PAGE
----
July 2018 Challenge: Level 1

You turn your system on and feel the green glow of the console button. The loading screen fades, and then you see it: “Player 1 – Press Start.” Only this time, it’s not just a game—you’re really there.

For this month’s challenge, we want you to take us through the first level of a video game universe. Use your imagination here—that means you’re not allowed to use a video game from the real world!

Many players have entered your game, but how many have survived past Level 1? What do they encounter along the way? Is your game part of a fantasy realm? An Earth-like realm? The possibilities are virtually endless, and endlessly virtual.

While this challenge is to write a story about a video game, it might also be helpful to learn a little about how actual video game worlds are written. Considering that, we had a sit-down with Morgan Lockhart, the Halo series narrative designer, who gave us the inside scoop on how to craft video game worlds. So go do your video game homework! (Wait, that doesn’t sound right).

To learn more about video game writing, you can take the full Course with Morgan Lockhart!

Here are few things to consider about your Level 1:

  • What kind of video game is it? Action-adventure? Space Caper? A lot of mischievous sheep and their wacky mishaps?
  • What is your player’s objective? To escape? To climb the mountain? To wrangle all them thieving sheep?
  • Who/what is your player up against? People? Nature? Society? Sheep hooligans?
  • How does your health and energy work?  What does your character have to do to lose the game?                                                 

For this challenge, we want you to craft a SHORT picture book (20 pages or less). You must follow Storybird’s community guidelines, so no graphic violence is permitted. 

Aside from that, just make sure:

1.   Your character is trapped in a video game.

2.   That you only write the first level. This isn’t a whole game.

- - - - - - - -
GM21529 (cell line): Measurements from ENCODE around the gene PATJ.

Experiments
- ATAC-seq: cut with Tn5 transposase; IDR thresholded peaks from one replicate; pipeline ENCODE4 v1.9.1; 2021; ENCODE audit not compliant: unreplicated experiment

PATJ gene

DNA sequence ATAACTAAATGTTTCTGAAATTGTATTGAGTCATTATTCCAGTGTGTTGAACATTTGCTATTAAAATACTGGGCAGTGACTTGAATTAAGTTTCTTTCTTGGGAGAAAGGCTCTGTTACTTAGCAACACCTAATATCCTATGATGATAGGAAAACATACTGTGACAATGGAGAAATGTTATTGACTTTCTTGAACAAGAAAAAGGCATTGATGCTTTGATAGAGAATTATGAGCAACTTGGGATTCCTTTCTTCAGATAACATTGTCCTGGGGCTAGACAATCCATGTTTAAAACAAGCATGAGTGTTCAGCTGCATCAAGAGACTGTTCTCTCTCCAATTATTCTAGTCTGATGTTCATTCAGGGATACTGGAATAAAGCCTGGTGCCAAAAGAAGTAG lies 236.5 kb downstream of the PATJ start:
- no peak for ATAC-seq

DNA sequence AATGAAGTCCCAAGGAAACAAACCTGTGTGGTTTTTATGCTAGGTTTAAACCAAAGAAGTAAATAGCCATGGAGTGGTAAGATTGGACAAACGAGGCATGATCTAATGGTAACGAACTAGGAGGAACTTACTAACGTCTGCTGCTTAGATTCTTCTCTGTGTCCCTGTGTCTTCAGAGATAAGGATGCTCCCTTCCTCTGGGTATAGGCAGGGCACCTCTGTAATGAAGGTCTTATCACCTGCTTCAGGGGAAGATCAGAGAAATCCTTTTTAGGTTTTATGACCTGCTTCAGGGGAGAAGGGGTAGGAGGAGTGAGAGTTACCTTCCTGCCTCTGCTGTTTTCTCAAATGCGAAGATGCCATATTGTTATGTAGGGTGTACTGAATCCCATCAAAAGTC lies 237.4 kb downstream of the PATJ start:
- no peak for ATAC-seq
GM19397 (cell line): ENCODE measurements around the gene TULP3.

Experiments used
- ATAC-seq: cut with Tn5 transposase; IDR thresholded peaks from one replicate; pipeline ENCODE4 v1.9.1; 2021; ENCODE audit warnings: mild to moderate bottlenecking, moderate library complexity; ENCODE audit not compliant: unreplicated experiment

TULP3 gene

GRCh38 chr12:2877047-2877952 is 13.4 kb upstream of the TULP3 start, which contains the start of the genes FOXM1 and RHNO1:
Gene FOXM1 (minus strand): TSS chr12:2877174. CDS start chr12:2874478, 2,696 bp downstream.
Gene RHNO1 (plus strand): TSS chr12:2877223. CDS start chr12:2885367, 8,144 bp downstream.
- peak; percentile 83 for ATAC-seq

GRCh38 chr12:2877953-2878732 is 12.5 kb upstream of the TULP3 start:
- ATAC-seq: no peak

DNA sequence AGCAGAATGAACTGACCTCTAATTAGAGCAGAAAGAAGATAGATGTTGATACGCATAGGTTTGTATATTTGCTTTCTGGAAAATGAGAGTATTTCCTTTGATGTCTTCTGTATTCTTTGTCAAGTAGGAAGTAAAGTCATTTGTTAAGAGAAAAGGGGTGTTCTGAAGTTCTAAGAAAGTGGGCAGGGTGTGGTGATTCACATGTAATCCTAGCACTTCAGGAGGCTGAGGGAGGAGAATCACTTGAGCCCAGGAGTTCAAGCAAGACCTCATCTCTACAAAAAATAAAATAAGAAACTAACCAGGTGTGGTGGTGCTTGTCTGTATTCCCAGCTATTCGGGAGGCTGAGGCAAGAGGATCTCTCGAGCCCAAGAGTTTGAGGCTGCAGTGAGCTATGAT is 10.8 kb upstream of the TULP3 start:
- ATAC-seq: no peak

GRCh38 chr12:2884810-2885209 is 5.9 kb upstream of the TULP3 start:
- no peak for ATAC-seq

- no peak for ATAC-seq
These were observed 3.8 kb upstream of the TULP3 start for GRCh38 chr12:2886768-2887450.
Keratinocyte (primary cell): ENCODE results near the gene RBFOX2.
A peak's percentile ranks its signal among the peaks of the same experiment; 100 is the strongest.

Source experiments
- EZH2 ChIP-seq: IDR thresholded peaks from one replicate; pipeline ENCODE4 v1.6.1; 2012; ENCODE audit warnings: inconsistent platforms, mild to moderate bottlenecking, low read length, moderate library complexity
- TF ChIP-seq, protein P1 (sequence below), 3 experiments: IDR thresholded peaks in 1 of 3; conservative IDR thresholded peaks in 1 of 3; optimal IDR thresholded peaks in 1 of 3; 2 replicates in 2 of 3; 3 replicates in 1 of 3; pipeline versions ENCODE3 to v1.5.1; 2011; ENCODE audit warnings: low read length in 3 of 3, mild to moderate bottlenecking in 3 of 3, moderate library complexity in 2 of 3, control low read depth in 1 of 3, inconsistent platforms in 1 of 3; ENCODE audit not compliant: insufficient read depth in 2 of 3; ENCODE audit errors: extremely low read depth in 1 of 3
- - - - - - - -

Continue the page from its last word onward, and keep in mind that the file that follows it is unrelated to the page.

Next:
That’s it! Get to learning and—oh wait:

3.   DO NOT write about a video game that exists already. Just wanted to make that super clear. 

Okay, that’s everything, I promise. Fire away!


RULES

1. Theme of the month: Level 1 – Your challenge this month is to write a SHORT PICTURE BOOK (20 pages or less) about living through the first video game level in a game. Describe your enemies (what challenges do you face?), show us the virtual world (what’s the setting?) and explain the rules of the game (what’s it like?). Do not use a world or characters from an existing video game, and do not include graphic violence.

Try out our new course on Video Game Writing if you’d like some extra inspiration. Remember, all stories submitted to the challenge must follow our community guidelines.

2. Choose your artwork – Browse our library of images to find the artwork or artist that inspires you, or search for a specific theme (like “space“). Select the PICTURE BOOK format.

3. Submit – When you have finished your book, select “July Challenge” on the details page before you publish publicly. Choose the option for Picture Book. You may only submit one entry to the challenge, so make it great!

4. Eligibility – Any Storybird member with a Regular account can participate in our writing challenges. Students are not eligible. Paid membership is not required but it will allow you receive beautiful printable certificates for each challenge.

5. Moderation – Paid membership ensures your work is reviewed within 1-2 days. Otherwise, your work will be reviewed on a first-come, first serve basis and can take up to several weeks to be visible in the public library. We try to accelerate Challenge entries because of the short timeframe, but there are no guarantees. You may redeem Crowns for Express Moderation.

6. Due date – To be eligible to be featured, your book must be submitted to moderation on or before July 24, 2018. Selected entries will be featured on the Storybird blog on August 1.

Do the Challenge

Please note: You must have a Regular account to enter the challenge—Student accounts are not eligible. Books must be published from Regular accounts to appear in the public library and to be featured on our blog. Books published from Student accounts are only visible to members of their class and do not appear in the public library.

Badge art: Littlepinkpebble

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